Kolloquium/Vortragsreihe zu aktuellen Themen im Wintersemester 2020/21
The anti-nuclear movement in Japan after the Asia-Pacific War has been very dynamic, changing its nature and focus with the fluctuations in the domestic and international political opportunities and constrains. From the mid- 1950s, after the incident with the fishing vessel Lucky Dragon, the movement evolved from the anti-war, peace and anti-nuclear (hansen, heiwa, hankaku) movement, which focused primarily on abolition of war and nuclear weapons, into the protests against construction of nuclear power plants and lawsuits for damages in the 1970s. In the following decade of the 1980s after the Chernobyl accident, the movement encompassed the calls for abolition of nuclear energy in Japan under the slogan of opposition to the nuclear power plants (han/datsugenpatsu). During the lecture I will analyze the post-Fukushima (new) antinuclear movement in comparison to those previous (old) movements focusing on such issues as: organizational structures, mobilization strategies, repertoire of protests and issue framing. Drawing on the sociological methodology of social movement theory and political studies’ theory of civil society, as well as the results from the field work conducted in Japan in 2013-2014, I will underscore the mechanisms of networking, professionalization and specialization, and furthermore, the development of the narrative of the ‘common people’ protest – as one of the key features of the post-Fukushima anti-nuclear movement. Finally, I will comment on the consequences of the movement for the national energy policy.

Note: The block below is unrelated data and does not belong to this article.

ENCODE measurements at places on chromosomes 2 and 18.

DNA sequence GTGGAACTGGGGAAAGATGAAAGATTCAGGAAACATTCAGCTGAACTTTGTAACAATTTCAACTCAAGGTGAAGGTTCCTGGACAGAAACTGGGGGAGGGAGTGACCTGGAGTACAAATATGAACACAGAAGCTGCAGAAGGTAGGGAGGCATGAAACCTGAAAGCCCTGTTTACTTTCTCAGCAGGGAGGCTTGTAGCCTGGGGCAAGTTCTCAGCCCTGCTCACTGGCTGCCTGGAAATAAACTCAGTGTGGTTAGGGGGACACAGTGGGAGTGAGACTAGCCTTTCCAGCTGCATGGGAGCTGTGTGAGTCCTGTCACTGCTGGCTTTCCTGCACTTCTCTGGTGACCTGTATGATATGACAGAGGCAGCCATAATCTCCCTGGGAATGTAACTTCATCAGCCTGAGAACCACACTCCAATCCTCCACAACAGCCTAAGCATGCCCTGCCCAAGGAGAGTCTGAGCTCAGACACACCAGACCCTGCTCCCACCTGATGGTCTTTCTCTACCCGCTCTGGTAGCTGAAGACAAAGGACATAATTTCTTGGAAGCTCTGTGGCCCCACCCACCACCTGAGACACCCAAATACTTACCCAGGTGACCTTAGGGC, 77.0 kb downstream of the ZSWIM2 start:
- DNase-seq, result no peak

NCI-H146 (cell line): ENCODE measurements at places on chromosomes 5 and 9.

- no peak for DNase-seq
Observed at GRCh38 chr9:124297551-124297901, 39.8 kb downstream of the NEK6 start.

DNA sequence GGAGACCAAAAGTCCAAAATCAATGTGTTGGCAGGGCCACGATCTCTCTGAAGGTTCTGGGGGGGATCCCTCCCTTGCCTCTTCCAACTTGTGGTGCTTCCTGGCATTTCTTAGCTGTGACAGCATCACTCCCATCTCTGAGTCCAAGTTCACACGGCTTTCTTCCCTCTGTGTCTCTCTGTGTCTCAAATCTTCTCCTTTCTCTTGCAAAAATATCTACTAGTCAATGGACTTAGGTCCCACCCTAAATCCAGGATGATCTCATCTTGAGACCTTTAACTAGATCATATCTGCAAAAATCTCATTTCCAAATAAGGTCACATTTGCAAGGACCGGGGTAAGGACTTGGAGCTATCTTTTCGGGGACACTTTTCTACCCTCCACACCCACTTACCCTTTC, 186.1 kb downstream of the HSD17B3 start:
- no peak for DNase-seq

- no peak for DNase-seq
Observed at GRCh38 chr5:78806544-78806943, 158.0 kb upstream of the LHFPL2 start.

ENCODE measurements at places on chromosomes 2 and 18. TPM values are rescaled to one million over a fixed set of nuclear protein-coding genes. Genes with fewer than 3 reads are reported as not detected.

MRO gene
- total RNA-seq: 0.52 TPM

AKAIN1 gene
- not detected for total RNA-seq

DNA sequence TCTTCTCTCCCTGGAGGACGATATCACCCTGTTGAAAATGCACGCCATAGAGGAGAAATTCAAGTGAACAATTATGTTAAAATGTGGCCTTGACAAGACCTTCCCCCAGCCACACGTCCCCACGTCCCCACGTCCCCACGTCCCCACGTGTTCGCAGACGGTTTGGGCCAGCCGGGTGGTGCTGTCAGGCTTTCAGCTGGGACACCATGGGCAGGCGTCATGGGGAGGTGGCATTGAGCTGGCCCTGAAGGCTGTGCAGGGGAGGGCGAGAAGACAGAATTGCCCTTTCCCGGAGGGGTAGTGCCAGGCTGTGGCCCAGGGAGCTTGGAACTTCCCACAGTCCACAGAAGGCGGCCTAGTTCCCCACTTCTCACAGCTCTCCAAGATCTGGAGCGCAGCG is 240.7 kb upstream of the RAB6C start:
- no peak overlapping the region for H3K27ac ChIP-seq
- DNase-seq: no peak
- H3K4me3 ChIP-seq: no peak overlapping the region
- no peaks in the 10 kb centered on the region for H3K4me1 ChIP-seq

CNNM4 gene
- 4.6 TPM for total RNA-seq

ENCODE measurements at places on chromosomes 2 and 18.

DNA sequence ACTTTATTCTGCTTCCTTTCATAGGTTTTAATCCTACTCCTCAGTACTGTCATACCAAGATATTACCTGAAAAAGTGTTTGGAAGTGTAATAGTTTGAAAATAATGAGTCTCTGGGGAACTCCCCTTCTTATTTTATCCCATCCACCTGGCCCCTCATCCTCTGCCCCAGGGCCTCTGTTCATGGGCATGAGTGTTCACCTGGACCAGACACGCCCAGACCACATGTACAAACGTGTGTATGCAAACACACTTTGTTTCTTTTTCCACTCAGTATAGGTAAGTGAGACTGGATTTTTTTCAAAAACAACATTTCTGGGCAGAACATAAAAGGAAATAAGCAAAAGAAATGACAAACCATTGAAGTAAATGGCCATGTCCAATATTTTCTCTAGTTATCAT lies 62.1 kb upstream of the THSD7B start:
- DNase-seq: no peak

Prof. Beata Bochorodycz holds MA in Japanese studies from Adam Mickiewicz University (AMU) in Poznan, Poland, MA in law (political science major) from the Kyushu University in Fukuoka, PhD and habilitated PhD in political science from the Polish Academy of Sciences. She has been working for the past 10 years at AMU teaching modern political and social history of Japan, Japanese politics, and foreign policy with a focus on US-Japan relation and the Okinawa issue. She has been a Fellow of the International Rotary Club (1993-1995), the Japanese Ministry of Education (1997-2001), Japan Foundation (2013-2014) and the Fulbright Foundation (2018-2019). Her work and research experience include such institutions as: at Kyushu University, Yokohama National University, GRIPS, SOAS, George Washington University, Nicolaus Copernicus University in Torun, and SWPS University of Social Sciences and Humanities in Warsaw. She is an author and co-author of several publications on Japan, including Fukushima a społeczeństwo obywatelskie. Japoński ruch denuklearny w perspektywie politologiczno-socjologicznej [Fukushima and civil society: Japanese denuclear movement from the socio-political perspective] (Wydawnictwo UAM, 2018) – to be translated into English, Japan’s Foreign Policy Making (Springer, 2018, together with Karol Zakowski and Marcin Socha).